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Micheal Raad, Brian J. Neuman, Amit Jain, Hamid Hassanzadeh, Peter G. Passias, Eric Klineberg, Gregory M. Mundis Jr., Themistocles S. Protopsaltis, Emily K. Miller, Justin S. Smith, Virginie Lafage, D. Kojo Hamilton, Shay Bess, Khaled M. Kebaish, Daniel M. Sciubba and the International Spine Study Group

T here has been a sharp spike in the number of adult spinal deformity (ASD) surgeries performed in the US over the past decade ( ). Compared with some of the most prevalent chronic diseases such as diabetes, congestive heart failure, or chronic lung disease, ASD has been shown to have a significantly greater impact on health-related quality of life (HRQOL) and higher cost of treatment. 17 , 23 This increased burden of ASD places substantial pressure on the scientific community to better delineate treatment effectiveness in

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Justin K. Scheer, Taemin Oh, Justin S. Smith, Christopher I. Shaffrey, Alan H. Daniels, Daniel M. Sciubba, D. Kojo Hamilton, Themistocles S. Protopsaltis, Peter G. Passias, Robert A. Hart, Douglas C. Burton, Shay Bess, Renaud Lafage, Virginie Lafage, Frank Schwab, Eric O. Klineberg, Christopher P. Ames and the International Spine Study Group

A dult spinal deformity (ASD) surgery remains technically challenging and is associated with high rates of complications, one of which is pseudarthrosis. 8–11 , 22 , 27 The rates of pseudarthrosis in ASD have ranged from 0% to 35%, 5 , 8–10 with one comprehensive review citing pseudarthrosis as the most frequent long-term complication of those studied, reporting a rate of 7.6%. 27 Patients who develop pseudarthrosis are at risk for instrumentation failure and may require revision surgery. Risk factors for pseudarthrosis have been studied and include

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Gregory W. Poorman, Peter G. Passias, Samantha R. Horn, Nicholas J. Frangella, Alan H. Daniels, D. Kojo Hamilton, Hanjo Kim, Daniel Sciubba, Bassel G. Diebo, Cole A. Bortz, Frank A. Segreto, Michael P. Kelly, Justin S. Smith, Brian J. Neuman, Christopher I. Shaffrey, Virginie LaFage, Renaud LaFage, Christopher P. Ames, Robert Hart, Gregory M. Mundis Jr. and Robert Eastlack

C ervical deformity is a disabling condition resulting in not only impaired motor and physical functioning but also changes in appearance and mental well-being. The incidence of affective disorders such as depression and anxiety is high in patients with spinal disorders, including deformity. Determining the etiology of depression, whether in reaction to disability from deformity or as a stand-alone disease, is an important question in these patients with a high rate of comorbidities. Depression and anxiety are well characterized in the literature as having a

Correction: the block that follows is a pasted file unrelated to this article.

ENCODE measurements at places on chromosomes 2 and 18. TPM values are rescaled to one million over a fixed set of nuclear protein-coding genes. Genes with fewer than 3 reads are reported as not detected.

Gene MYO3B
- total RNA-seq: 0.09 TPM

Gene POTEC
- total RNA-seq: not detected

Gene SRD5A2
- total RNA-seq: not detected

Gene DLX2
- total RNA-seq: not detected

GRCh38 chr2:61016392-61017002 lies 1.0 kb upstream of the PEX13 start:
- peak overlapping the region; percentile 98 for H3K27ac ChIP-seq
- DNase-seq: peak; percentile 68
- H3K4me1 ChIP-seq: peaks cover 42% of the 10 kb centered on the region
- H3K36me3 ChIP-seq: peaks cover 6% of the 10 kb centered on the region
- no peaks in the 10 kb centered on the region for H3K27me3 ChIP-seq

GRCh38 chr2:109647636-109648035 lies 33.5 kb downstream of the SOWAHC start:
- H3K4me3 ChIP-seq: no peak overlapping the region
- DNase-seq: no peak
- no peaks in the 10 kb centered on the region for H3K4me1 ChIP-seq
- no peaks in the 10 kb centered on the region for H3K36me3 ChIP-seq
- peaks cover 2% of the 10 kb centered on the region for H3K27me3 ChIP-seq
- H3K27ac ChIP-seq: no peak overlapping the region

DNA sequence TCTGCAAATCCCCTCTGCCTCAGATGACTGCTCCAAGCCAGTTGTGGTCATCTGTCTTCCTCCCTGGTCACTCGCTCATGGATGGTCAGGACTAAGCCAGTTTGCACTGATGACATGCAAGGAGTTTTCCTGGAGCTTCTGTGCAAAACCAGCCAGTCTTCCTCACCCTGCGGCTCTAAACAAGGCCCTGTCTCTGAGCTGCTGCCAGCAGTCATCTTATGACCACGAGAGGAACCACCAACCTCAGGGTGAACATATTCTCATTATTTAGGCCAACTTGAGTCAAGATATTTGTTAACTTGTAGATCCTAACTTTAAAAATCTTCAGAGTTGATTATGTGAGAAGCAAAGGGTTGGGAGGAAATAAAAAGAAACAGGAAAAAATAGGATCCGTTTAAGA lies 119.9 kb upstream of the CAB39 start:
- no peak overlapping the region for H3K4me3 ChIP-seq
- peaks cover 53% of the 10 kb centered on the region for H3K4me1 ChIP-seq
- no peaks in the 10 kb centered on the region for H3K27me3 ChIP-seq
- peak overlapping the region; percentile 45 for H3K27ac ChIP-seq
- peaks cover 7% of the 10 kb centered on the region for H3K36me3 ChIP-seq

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Gurpreet S. Gandhoke, Christian Ricks, Zachary Tempel, Brian Zuckerbraun, D. Kojo Hamilton, David O. Okonkwo and Adam S. Kanter

In deformity surgery, anterior lumbar interbody fusion provides excellent biomechanical support, creates a broad surface area for arthrodesis, and induces lordosis in the lower lumbar spine. Preoperative MRI, plain radiographs, and, when available, CT scan should be carefully assessed for sacral slope as it relates to pubic symphysis, position of the great vessels (especially at L4/5), disc space height, or contraindication to an anterior approach. This video demonstrates the steps in an anterior surgical procedure with minimal open exposure.

The video can be found here:

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Zachary J. Tempel, Michael M. McDowell, David M. Panczykowski, Gurpreet S. Gandhoke, D. Kojo Hamilton, David O. Okonkwo and Adam S. Kanter

O ver the past decade, lateral lumbar interbody fusion (LLIF) has gained popularity among spine surgeons as a useful minimally invasive option in the operative management of a variety of spinal conditions. 3 , 12 , 23 , 24 , 29 , 30 , 34 , 39 LLIF furthermore functions as an adjunct approach to enhance complex spinal deformity correction. 2 , 4 , 6 , 9 , 14 , 25 , 39 , 43 Several studies have demonstrated that when compared with traditional open approaches to the spine, the minimally invasive LLIF procedure is associated with decreased anesthesia time, less